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TitleBiomass measurements and relationships with Landsat-7/ETM + and JERS-1/SAR data over Canada's western sub-arctic and low arctic
AuthorChen, WORCID logo; Blain, D; Li, J; Keohler, K; Fraser, RORCID logo; Zhang, YORCID logo; Leblanc, SORCID logo; Olthof, I; Wang, J; Mcgovern, M
SourceInternational Journal of Remote Sensing vol. 30, no. 9, 2009 p. 2355-2376,
Alt SeriesNatural Resources Canada, Contribution Series 20181426
PublisherInforma UK Limited
Mediapaper; on-line; digital
File formatpdf
Subjectsgeophysics; remote sensing
ProgramClimate Change Geoscience
Released2009 06 10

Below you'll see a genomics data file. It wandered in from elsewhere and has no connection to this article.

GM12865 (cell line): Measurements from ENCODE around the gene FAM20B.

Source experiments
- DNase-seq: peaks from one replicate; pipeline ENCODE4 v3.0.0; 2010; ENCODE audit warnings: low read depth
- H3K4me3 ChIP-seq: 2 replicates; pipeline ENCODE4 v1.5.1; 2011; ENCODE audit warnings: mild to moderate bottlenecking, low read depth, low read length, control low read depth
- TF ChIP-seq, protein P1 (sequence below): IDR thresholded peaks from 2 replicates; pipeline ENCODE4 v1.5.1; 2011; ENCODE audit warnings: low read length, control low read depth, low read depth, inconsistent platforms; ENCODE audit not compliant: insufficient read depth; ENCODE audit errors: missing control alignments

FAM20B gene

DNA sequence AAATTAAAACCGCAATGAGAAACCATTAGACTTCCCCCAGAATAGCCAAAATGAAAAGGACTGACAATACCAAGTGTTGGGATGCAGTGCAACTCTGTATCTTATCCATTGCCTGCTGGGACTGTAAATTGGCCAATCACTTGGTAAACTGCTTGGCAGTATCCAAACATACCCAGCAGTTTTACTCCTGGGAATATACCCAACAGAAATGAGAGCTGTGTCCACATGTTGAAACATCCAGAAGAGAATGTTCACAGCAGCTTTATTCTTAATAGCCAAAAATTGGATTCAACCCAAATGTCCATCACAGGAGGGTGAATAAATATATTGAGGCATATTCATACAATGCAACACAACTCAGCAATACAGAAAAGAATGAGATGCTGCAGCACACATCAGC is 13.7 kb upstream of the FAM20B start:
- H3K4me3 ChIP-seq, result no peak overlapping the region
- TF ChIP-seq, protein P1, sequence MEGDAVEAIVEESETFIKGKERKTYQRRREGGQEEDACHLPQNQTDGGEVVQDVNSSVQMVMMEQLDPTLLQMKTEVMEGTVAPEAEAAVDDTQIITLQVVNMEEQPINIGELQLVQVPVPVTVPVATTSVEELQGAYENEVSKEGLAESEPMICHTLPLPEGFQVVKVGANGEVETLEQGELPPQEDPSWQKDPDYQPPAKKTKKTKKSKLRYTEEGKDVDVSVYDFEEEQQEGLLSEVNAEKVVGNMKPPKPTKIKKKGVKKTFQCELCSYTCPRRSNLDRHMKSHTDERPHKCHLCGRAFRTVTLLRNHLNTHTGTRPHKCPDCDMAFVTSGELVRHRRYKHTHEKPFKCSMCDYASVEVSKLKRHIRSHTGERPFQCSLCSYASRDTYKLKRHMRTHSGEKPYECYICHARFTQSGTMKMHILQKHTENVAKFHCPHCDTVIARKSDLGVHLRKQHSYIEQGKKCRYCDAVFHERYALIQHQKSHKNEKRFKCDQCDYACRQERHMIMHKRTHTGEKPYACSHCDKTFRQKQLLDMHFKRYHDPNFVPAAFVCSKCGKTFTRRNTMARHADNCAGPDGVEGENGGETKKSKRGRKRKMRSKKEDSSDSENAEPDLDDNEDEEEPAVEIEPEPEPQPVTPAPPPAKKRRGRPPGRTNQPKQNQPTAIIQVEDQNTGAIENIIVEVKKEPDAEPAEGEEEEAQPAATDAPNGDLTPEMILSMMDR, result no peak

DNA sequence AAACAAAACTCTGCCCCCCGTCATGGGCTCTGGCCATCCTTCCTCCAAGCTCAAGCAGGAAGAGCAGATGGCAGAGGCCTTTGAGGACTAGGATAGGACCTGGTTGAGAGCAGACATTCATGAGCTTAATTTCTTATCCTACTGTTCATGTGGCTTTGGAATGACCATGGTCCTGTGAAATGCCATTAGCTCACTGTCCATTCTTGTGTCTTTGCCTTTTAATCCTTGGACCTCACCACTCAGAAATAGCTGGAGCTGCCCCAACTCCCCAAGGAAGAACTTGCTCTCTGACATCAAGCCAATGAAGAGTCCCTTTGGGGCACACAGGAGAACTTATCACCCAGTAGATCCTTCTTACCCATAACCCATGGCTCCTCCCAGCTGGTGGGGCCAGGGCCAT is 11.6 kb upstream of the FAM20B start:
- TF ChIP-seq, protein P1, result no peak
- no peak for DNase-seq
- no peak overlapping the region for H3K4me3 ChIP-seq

AbstractInformation on biomass distribution is needed to estimate GHG emissions and removals from land use changes in Canada's north for UNFCCC reporting. This paper reports aboveground biomass measurements along the Dempster Highway transect in 2004, and around Yellowknife and the Lupin Gold Mine in 2005. The measured aboveground biomass ranges are 10-100 t ha-1 for woodlands, 1-100 t ha-1 for shrub sites, and 0.5-10 t ha-1 for grass/herbs sites. The root mean squared error (RMSE) of measurements is 21%, and the median absolute percentage error (MedAPE) is 14%. The combination of JERS backscatter and Landsat TM4/TM5 gives the best biomass equation for the Dempster Highway transect, with r2=0.72 when using a one-step approach (i.e. using all points) and 0.78 when using a two-step approach (i.e. stratifying data into three classes: grass, shrub, and woodlands). The two-step approach reduces the MedAPE from 53% to 33%. The validation against Yellowknife & Lupin data indicates that the equations have good transferability. The improvement of two-step approach over the one-step approach, however, is not significant for the validation dataset, suggesting that the one-step approach is as good as the two-step approach when applied over areas outside where the equations are developed. The relationships and error analysis of this study, as well as the final estimate of GHG emission/ removal over Canada's north have been incorporated into Canada's 2006 UNFCCC report.

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